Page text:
Sunday, March 20, 2011

Love in a Cold Climate

The only way to do it...?
I like the Dutch.  They’re a warm and genuinely friendly nation, open and welcoming, and just generally lovely. In my experience of working with them, they’re also efficient, but with a sense of humour – a bit like Germans after a couple of E’s.  On my recent trip to Amsterdam I was reminded of this, none so more than on the flight over. I won’t bore you with the tales of woe in economy (although, once I stumbled onto the film Burlesque, I couldn’t have cared less if the flight was nine hours: a fabulously camp enjoyable romp!) suffice to say, don’t fly KLM. It’s just horrible.  Anyway I was surrounded by lovely Dutch people in their fifties who appeared to either be having a group trip home, or had just been on holiday in Dubai. They were all in high spirits, including a lovely couple across the aisle from me.

Now, I’m known for being cynical about relationships: I spent the vast part of my twenties going to weddings, and only a small proportion of those couples are still together. There was the one who knew when going down the aisle that it wouldn’t last, the one whose husband told her one month in that he was leaving her for his ex (no, really), and one who actually said to me “well if it doesn’t work out, we’ll just get divorced.”  Surprise surprise, that’s what happened.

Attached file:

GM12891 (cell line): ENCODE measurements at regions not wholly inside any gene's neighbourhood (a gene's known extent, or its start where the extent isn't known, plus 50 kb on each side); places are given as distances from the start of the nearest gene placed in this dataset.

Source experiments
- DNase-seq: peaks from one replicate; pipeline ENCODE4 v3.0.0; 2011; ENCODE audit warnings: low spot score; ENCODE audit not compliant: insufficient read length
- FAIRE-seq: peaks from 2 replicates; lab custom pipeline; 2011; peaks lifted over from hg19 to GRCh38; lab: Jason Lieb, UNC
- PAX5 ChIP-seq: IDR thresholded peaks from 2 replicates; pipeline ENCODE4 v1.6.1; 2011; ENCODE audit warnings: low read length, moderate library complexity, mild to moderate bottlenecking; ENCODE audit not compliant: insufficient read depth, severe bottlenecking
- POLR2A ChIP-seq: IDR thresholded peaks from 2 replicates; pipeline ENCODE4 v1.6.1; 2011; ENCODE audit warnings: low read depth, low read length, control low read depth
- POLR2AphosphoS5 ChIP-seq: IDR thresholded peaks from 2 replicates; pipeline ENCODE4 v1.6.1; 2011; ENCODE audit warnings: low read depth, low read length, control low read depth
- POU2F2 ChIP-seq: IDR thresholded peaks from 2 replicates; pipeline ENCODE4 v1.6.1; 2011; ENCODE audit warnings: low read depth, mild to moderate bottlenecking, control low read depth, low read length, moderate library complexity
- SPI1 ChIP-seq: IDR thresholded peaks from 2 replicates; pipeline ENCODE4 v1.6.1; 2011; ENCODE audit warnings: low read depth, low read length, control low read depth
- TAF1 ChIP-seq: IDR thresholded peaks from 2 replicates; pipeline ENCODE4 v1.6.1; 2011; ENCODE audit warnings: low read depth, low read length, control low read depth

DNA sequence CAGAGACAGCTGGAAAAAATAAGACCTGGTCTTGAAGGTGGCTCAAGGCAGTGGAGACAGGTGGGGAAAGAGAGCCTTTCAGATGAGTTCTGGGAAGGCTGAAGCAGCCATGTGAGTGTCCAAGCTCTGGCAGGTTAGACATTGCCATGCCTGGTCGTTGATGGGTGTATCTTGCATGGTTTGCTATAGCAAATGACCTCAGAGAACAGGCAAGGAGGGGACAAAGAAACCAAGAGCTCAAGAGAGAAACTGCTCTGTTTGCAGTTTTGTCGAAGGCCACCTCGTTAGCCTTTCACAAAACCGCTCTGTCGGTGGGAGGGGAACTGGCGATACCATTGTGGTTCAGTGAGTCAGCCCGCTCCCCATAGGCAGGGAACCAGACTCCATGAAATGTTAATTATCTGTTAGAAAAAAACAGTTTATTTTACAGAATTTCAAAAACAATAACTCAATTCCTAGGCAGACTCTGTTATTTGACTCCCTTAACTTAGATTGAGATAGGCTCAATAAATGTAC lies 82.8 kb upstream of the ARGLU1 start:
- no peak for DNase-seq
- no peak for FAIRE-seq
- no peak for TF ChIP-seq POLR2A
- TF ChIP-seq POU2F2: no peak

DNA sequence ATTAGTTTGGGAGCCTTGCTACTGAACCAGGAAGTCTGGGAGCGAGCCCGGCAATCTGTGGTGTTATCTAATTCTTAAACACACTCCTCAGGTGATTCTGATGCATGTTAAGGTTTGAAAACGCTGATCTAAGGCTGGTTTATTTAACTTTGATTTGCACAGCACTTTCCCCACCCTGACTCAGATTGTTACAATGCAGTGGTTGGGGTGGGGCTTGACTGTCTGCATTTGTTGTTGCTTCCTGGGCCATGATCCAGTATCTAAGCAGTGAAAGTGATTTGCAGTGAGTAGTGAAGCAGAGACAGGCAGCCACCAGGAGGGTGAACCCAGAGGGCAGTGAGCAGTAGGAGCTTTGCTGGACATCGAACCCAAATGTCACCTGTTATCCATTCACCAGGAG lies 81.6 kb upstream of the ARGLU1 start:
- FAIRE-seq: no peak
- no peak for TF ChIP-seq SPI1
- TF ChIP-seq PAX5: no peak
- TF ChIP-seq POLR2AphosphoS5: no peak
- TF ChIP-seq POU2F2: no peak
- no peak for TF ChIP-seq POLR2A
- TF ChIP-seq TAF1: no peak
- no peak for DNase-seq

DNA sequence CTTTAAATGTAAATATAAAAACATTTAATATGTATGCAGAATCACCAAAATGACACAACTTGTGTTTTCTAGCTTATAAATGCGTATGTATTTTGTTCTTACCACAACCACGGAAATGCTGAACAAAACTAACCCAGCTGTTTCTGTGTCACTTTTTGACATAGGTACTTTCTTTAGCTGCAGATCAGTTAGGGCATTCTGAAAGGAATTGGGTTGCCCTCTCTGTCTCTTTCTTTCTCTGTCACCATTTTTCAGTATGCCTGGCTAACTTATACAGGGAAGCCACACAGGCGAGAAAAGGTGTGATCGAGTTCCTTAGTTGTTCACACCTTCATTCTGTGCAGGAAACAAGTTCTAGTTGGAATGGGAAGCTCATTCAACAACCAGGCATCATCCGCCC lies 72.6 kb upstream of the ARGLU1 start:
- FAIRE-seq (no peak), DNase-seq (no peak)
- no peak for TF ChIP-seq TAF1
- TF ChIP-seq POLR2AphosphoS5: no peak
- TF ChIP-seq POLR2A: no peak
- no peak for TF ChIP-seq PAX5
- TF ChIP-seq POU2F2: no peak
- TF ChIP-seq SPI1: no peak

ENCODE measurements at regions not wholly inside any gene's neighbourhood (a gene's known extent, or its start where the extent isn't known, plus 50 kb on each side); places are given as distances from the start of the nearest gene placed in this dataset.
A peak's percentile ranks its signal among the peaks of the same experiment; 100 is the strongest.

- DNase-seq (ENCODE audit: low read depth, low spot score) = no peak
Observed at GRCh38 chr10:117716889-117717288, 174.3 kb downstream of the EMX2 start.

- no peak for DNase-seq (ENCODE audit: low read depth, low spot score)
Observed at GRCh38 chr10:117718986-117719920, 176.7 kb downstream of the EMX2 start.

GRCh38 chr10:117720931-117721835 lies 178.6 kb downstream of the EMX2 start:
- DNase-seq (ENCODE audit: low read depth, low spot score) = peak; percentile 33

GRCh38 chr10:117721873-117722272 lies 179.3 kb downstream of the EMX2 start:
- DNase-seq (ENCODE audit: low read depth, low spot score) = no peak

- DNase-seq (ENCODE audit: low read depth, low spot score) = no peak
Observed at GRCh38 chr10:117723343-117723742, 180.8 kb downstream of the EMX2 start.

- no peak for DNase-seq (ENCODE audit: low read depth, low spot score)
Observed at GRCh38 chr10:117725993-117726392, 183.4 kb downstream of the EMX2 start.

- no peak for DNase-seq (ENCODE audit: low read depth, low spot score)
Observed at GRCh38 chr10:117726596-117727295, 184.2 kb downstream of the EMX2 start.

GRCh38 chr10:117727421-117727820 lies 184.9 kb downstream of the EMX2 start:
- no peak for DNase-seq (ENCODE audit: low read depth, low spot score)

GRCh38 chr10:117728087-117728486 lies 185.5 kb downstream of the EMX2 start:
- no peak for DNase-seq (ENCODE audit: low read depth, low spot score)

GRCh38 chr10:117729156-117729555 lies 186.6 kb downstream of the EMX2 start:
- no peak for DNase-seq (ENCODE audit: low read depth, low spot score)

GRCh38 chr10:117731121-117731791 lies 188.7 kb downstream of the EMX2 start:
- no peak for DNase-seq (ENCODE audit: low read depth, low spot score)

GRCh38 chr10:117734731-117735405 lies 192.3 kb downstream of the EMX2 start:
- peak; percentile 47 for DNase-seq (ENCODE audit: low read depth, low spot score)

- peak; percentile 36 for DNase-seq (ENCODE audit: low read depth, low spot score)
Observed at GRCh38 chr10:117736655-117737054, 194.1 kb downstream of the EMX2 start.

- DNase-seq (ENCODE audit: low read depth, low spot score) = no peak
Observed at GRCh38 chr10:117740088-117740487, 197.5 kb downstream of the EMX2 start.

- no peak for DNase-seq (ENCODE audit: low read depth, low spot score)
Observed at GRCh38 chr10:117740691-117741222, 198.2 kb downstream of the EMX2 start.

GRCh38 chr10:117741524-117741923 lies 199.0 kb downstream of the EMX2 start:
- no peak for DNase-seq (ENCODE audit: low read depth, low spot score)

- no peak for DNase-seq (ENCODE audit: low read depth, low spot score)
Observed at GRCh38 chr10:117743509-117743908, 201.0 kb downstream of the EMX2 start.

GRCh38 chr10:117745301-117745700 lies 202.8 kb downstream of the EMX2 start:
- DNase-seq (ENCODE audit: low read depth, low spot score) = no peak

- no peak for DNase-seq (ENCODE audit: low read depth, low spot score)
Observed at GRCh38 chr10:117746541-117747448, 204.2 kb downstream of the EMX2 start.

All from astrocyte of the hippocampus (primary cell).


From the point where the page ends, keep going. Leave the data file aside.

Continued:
I’ve always been missing the ‘bride gene’: that crazy single-mindedness that seems to grip otherwise perfectly normal women: “I MUST get married, at any cost. Because that’s what I’m SUPPOSED to do.” I’m not anti-marriage, far from it.  Despite knocking back a few tenacious marriage proposals (thank god) I can definitely imagine spending the rest of my life with one person, and saying yes (just not to the txt that last asked me..!)

I think that there’s a more sensible attitude worth adopting, of being a happy single, whose life is fulfilled and fabulous, with or without a man.  If and when you do meet someone worth making time for, then there’s less pressure on both of you to rush into anything: at the end of the day, a wedding is a wedding (and the big white ones have always left me cold – take me to Vegas any day).  A marriage is what you should be thinking about and what you ultimately subscribe to.

Anyway, back to the couple next to me.  They were in their fifties, but clearly deeply in love.  Extremely affectionate (without overdoing the PDA’s) he gazed at her whilst she spoke, their body language mirrored, and they just had CHARISMA.  I hadn’t even had a drink so I promise you I wasn’t drunk.  When we got off the plane, he fetched her things, and touched her so tenderly on the cheek that I almost wept. (Still not drunk, honest.)  Who knows, he might have been having an affair, she might have been his third wife, but equally, they made a lovely couple.  And in a sea of mediocre relationships, infidelity and disposable partners, that’s something to aim for, surely?

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